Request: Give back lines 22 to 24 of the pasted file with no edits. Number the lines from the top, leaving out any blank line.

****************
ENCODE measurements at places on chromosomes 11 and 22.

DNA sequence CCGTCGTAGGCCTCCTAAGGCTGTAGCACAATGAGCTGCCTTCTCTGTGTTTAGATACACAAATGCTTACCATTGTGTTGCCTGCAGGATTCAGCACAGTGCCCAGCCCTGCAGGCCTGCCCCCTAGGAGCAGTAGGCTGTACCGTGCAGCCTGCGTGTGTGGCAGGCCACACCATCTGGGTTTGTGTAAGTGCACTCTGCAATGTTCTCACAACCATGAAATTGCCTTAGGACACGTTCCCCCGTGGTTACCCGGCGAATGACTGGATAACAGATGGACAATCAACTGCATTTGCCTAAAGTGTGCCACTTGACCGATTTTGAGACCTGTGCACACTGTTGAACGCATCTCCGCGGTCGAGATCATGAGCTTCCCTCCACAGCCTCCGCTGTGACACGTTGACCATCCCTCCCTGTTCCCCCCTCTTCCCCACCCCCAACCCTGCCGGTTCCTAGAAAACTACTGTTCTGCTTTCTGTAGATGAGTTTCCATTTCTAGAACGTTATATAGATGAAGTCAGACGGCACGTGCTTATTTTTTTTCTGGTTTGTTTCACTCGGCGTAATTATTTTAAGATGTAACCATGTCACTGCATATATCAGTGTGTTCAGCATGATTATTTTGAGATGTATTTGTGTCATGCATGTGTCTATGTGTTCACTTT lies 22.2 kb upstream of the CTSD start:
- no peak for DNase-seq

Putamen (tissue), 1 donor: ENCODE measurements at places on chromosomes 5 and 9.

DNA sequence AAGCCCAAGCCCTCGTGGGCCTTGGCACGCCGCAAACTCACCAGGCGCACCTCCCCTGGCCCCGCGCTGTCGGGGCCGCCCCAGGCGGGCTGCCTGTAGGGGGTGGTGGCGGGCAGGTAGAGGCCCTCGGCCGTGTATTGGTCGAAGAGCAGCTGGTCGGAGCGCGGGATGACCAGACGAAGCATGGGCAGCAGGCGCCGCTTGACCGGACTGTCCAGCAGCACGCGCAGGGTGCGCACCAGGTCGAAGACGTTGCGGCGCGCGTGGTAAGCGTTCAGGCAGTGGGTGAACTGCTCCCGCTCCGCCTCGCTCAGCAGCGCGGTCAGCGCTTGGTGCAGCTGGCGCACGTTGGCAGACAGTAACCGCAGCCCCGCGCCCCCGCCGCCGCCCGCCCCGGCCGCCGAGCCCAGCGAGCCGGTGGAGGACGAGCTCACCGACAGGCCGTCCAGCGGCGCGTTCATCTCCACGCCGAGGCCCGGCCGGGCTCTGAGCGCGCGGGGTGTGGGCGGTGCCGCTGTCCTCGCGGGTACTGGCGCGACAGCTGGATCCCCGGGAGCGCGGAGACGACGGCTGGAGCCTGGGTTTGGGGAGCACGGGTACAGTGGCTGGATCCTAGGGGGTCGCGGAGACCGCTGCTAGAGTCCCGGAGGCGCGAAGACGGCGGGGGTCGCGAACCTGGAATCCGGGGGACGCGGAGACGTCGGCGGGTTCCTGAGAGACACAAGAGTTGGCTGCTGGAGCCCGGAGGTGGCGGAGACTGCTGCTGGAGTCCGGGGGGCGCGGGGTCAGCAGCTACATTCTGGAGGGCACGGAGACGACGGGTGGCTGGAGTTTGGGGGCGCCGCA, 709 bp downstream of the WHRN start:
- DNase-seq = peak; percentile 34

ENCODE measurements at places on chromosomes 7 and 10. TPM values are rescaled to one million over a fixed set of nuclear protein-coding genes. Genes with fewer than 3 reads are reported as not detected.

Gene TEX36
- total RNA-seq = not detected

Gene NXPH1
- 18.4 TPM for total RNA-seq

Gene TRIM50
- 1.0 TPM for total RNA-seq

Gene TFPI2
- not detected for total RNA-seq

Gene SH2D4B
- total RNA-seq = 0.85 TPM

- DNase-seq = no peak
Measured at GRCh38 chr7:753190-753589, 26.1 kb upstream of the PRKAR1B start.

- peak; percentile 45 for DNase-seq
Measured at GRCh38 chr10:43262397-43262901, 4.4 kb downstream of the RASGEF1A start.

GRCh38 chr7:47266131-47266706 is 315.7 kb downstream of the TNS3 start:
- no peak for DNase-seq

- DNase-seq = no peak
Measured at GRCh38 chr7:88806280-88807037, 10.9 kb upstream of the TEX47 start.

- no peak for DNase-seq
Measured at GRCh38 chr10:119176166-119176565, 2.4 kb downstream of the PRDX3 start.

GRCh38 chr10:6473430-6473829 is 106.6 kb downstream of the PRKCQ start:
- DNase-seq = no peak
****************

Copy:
GRCh38 chr7:47266131-47266706 is 315.7 kb downstream of the TNS3 start:
- no peak for DNase-seq

- DNase-seq = no peak